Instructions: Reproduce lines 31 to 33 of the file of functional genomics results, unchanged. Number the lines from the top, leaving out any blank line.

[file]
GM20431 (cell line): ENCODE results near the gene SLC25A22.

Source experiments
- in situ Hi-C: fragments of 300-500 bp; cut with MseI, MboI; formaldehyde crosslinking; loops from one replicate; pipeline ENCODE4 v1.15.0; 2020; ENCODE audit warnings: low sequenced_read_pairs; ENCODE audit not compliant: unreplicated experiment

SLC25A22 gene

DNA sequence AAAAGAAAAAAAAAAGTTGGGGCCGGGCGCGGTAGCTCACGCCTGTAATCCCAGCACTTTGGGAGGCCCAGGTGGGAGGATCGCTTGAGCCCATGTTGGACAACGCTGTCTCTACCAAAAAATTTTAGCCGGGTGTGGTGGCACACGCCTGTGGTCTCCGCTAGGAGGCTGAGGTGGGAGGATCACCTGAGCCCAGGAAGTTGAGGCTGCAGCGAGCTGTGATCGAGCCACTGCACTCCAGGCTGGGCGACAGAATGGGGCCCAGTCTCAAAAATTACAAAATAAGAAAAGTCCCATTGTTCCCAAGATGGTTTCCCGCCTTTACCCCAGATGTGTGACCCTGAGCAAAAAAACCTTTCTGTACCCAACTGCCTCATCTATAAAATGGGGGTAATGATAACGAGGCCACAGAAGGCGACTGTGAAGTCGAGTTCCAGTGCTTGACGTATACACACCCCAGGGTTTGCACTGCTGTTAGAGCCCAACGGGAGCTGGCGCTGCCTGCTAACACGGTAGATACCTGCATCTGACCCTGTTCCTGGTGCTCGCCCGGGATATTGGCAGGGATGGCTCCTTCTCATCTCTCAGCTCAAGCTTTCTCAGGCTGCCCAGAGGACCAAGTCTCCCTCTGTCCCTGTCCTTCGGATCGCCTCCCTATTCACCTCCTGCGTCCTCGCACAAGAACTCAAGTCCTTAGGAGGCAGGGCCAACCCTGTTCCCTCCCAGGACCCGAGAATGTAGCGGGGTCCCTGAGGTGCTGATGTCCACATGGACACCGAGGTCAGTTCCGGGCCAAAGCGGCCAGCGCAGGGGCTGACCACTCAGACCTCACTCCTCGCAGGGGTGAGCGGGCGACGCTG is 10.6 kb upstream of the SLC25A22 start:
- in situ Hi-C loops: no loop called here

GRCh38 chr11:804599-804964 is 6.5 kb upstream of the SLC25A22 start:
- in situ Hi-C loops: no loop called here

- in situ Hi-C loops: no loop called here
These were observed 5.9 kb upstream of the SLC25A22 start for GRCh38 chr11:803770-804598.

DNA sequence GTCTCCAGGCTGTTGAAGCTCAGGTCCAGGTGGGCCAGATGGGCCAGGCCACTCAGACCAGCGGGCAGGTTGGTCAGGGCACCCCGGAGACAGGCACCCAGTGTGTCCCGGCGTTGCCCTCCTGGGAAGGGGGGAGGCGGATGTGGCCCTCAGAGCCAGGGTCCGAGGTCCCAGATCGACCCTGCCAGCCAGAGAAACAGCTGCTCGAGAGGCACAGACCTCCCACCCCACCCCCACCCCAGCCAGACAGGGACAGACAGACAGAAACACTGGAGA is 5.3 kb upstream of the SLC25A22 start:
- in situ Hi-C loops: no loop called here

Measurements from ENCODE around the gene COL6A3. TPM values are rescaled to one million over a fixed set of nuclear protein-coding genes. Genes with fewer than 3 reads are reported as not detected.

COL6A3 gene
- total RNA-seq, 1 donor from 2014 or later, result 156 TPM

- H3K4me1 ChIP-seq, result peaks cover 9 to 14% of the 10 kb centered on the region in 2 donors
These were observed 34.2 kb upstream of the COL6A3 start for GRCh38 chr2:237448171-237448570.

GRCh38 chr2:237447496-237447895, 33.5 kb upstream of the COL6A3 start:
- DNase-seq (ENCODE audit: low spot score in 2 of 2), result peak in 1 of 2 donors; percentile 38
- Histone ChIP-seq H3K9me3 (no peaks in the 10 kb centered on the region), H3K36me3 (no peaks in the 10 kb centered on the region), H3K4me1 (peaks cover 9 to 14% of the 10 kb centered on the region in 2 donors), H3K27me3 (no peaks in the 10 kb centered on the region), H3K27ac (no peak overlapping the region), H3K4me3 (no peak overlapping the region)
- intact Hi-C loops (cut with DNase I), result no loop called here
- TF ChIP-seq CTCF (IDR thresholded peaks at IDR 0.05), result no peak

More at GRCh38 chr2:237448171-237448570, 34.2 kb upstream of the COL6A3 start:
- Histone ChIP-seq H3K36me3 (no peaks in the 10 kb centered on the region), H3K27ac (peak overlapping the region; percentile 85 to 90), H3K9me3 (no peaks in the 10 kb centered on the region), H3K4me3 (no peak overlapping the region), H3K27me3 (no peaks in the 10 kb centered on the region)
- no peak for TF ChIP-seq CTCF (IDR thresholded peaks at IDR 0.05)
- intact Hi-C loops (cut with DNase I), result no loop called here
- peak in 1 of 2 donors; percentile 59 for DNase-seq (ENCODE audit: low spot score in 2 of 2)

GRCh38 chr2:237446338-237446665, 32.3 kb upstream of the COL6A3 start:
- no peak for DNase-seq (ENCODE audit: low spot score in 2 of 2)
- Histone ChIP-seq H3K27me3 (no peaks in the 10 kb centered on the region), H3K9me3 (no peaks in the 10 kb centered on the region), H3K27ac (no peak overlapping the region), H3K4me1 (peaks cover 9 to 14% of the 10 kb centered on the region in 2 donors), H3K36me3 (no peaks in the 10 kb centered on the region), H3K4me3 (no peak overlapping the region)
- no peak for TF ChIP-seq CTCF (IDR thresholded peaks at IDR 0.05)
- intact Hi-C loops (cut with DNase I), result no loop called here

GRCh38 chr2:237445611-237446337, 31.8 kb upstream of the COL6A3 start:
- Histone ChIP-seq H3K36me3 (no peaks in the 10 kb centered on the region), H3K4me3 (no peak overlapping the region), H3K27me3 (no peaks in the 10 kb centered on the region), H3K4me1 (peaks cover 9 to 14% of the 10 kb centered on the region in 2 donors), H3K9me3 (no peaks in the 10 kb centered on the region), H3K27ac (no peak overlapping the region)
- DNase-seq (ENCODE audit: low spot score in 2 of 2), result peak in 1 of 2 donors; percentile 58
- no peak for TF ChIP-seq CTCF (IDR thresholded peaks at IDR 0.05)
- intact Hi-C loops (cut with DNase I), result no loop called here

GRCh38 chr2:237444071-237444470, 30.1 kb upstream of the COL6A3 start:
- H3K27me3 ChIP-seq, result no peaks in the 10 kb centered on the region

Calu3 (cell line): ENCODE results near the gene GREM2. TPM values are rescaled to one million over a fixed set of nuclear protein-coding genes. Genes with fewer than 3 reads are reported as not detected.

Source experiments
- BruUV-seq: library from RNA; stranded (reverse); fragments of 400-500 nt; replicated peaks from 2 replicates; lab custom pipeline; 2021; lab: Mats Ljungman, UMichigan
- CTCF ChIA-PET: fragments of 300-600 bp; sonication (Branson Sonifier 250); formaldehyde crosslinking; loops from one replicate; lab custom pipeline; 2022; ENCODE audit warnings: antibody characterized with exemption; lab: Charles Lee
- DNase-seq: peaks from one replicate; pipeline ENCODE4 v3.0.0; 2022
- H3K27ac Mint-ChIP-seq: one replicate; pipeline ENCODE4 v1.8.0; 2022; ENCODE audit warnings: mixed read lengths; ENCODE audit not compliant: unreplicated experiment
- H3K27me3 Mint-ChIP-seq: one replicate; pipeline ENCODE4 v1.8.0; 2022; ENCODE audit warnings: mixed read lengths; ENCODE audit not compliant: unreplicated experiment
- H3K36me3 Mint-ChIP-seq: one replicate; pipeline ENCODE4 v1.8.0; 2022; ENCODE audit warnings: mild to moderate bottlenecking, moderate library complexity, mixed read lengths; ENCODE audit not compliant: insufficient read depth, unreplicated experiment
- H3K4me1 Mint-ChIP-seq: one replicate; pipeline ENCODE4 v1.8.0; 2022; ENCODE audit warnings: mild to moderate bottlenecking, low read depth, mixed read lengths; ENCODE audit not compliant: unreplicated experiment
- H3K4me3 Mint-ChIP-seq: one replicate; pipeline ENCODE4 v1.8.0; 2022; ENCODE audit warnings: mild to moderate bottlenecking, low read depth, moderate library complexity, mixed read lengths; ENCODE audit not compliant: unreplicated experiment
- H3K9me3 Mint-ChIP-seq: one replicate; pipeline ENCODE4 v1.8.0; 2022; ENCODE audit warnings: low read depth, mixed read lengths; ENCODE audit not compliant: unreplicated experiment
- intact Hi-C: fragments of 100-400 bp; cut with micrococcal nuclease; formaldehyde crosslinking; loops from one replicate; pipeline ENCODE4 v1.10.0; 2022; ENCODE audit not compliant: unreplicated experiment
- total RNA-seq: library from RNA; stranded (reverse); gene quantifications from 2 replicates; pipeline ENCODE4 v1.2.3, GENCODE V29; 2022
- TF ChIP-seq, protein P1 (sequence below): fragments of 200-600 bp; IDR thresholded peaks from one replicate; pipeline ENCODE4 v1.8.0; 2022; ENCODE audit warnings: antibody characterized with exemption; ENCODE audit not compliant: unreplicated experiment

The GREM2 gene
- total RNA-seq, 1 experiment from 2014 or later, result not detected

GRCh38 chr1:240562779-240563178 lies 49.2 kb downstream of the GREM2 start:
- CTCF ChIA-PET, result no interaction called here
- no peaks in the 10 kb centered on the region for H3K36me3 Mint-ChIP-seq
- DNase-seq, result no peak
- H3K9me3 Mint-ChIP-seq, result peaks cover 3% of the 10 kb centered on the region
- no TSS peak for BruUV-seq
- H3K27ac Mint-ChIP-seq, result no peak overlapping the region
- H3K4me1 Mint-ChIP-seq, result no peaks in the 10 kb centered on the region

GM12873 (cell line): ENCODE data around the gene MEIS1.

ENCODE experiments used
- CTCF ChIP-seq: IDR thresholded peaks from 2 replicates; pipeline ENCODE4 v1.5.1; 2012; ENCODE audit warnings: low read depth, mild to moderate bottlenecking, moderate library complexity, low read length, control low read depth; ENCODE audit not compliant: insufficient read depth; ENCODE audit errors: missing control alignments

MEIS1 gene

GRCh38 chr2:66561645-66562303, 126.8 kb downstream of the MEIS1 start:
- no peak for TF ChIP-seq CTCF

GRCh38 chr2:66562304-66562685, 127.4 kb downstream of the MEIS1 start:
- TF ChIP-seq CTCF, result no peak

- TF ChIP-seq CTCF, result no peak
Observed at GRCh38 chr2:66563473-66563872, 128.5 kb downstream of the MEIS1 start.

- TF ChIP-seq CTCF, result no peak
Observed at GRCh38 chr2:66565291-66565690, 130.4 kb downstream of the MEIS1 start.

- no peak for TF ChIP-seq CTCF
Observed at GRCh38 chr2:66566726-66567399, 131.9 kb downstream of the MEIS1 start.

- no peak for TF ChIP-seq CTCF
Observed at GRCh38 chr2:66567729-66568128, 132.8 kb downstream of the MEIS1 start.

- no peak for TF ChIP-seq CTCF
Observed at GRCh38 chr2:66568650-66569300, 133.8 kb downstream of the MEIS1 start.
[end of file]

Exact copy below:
- no peak for TF ChIP-seq CTCF (IDR thresholded peaks at IDR 0.05)
- intact Hi-C loops (cut with DNase I), result no loop called here

GRCh38 chr2:237445611-237446337, 31.8 kb upstream of the COL6A3 start: